Joyce Kennard may have been the first Asian American woman to sit on a state’s apex court when governor George Deukmejian appointed her to the California Supreme Court in 1989. Kennard was born in Indonesia, where her family was detained in a Japanese internment camp before moving to the Netherlands after World War II (Dolan 2014). With English as a third language, Kennard later immigrated to the United States, where after law school she worked as a deputy attorney general and research attorney for a state appellate court. Her judicial career progressed swiftly; she served as a municipal court judge, superior (trial) court judge, and appellate court judge before joining the California Supreme Court (Kort 1993). In 2014, at the age of seventy-two, Justice Kennard retired on the twenty-fifth anniversary of her appointment to California’s high court, declaring, “I’d like to finally make time for my long-neglected friends” (Egelko 2014).
Overall, women of color accounted for 2 percent of state supreme court seatings from 1960 through 2016. During the same period, women and men of color, respectively, accounted for 17 percent and 9 percent of seatings. After 1982, when the first woman of color was seated on a state apex court, 4 percent of the seatings through 2016 were women of color compared to 26 percent and 13 percent for women and men of color, respectively. Figure 1 plots the name and year seated for each woman of color to join a state high court during the sample period. In total, twenty-two states seated women of color on their apex courts during this time. Women of color secured 2 percent of seatings in the 1980s, 3 percent in the 1990s, 1 percent in the 2000s, and 11 percent from 2010 through 2016. For comparison, figure 2 plots the percentage of seats obtained by decade for women of color, men of color, white women, and white men. Of the seatings on state supreme courts involving women of color, 57 percent of the justices were black, 24 percent were Hispanic or Latina, 16 percent were Asian or Pacific Islander, and 3 percent were Asian and Latina.
The quantitative analysis employs justice-level data on all new seatings to state supreme courts from 1960 through 2016. The primary dependent variable is scored 1 when a newly seated justice was a woman of color and 0 otherwise. For comparison, I fit separate models for seating men of color, white men, and white women. Combining women from different race and ethnic categories is inconsistent with the overarching emphasis of intersectionality research on treating members of different disadvantaged statuses separately. However, this approach is necessary at this time due to the few women of color to be seated on state high courts. As Scola explained when combining race and ethnic categories in a study of intersectional legislative representation, “While this justification may not be wholly satisfying (for the reader or the author), collapsing the data was necessary to have a sufficient number of cases to test the model” (2013, 341). The key explanatory variables are indicators for whether justices were seated under unilateral elite appointment (gubernatorial or legislative), merit selection, or contestable elections (partisan or nonpartisan). This categorization reflects core institutional similarities but is also driven by the paucity of women of color seated across more finely delineated classifications.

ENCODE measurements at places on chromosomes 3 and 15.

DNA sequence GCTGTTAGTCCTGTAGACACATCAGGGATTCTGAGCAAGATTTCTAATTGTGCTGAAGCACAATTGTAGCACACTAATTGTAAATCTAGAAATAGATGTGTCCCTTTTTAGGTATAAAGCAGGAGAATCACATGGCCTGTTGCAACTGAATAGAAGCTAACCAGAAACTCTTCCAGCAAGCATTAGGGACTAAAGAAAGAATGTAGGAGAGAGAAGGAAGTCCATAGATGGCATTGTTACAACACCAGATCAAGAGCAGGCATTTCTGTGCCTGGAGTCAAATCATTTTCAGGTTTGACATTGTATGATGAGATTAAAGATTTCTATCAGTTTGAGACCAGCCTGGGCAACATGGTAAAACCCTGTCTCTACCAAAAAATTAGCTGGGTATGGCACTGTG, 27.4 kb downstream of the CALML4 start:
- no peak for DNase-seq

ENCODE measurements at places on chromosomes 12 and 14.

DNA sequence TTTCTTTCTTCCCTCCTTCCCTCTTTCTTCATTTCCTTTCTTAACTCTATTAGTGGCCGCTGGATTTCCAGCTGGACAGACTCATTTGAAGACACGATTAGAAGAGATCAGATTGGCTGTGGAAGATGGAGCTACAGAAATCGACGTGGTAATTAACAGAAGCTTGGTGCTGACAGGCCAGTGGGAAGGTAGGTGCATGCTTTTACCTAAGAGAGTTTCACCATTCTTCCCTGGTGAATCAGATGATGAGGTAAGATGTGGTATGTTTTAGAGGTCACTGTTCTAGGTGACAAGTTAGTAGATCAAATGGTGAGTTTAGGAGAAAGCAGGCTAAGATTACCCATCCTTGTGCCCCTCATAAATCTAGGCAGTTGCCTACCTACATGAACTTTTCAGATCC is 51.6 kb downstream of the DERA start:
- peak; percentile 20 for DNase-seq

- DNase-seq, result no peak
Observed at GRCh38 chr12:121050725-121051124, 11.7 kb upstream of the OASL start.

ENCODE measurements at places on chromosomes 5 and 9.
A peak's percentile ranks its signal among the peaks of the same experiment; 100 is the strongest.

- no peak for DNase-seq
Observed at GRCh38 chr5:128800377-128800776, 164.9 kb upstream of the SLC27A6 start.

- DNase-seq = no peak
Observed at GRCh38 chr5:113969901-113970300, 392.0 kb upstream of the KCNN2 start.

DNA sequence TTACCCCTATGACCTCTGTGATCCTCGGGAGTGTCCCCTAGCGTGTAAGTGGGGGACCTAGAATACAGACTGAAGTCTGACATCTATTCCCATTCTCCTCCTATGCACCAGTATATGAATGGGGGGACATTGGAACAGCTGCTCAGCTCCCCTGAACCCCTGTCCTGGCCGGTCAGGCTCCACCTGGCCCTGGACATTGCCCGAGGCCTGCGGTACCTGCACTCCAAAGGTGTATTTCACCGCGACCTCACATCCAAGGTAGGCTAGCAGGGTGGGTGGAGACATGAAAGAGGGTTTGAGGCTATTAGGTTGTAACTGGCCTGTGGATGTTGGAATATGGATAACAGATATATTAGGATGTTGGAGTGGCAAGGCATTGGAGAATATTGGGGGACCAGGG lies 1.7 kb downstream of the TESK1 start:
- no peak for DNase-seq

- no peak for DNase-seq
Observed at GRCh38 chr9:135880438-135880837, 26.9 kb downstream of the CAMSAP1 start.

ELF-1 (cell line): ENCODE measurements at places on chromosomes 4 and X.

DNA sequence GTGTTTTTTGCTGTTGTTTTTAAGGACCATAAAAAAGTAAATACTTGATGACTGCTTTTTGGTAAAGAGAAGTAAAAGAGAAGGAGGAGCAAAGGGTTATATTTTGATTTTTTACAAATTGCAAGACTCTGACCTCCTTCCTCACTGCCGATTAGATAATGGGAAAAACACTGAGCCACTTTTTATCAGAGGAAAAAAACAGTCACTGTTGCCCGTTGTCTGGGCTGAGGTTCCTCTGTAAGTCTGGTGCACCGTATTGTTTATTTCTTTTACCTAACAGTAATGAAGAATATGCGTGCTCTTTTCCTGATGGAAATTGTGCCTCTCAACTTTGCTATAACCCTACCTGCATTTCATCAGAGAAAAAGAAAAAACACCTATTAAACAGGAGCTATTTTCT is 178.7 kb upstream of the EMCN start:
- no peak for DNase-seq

Omitted variable bias occurs when excluding predictors that are correlated with the dependent variable and key explanatory variables. As a result, the models include several control variables that may be associated with state selection system choice and diversification. Previous research indicates that members of underrepresented groups may be more disadvantaged as position value increases. To capture position value, I include an index of state court professionalism (Squire 2008), term length in years, number of court seats, and an indicator for use of a mandatory retirement rule. While each measure captures position value, having shorter terms, more seats, and mandatory retirement may also induce turnover, thereby increasing opportunities for members of disadvantaged groups. Eligibility pool controls account for the number of attorneys in a state who are women or people of color. Since the effect of pool size may be nonlinear, with increases at the low end in the number of attorneys from underrepresented groups mattering more than at the high end, I take the natural log transformation of the raw counts. Given that women of color are generally more likely to secure political office as state liberalism increases (e.g., Scola 2006), I include a dynamic measure of citizen ideology (Berry et al. 1998). Last, because of changes in the likelihood of seating women of color over time, I account for time dependence by including variables counting the number of years since the start of the sample period, the number of years squared, and the number of years cubed (Carter and Signorino 2010).
Logistic regression can be used to model binary outcomes, such as whether a woman of color is seated on an apex court. Due to the infrequency of seating women of color, which can bias substantive effects downward, the models are fit using a rare event correction for logistic regression (King and Zeng 2001a, 2001b). Standard errors are clustered by state to account for the fact that observations within a state are not independent, which can lead to incorrect standard errors (Primo, Jacobsmeier, and Milyo 2007). Table 1 in the appendix displays the full results. Table 2 in the appendix displays the results using a multinomial choice model as an alternative estimation strategy. The results are consistent across specifications. Focusing on substantive effects, figure 3 plots first differences for pairwise comparisons of gender and race across selection methods. The effects seem small, but this is often the case with rare event data. To better examine substantive impact with rare event data, King and Zeng suggest examining relative risks, which “are typically considered important in rare event studies if they are at least 10–20 percent” (2001a, 152).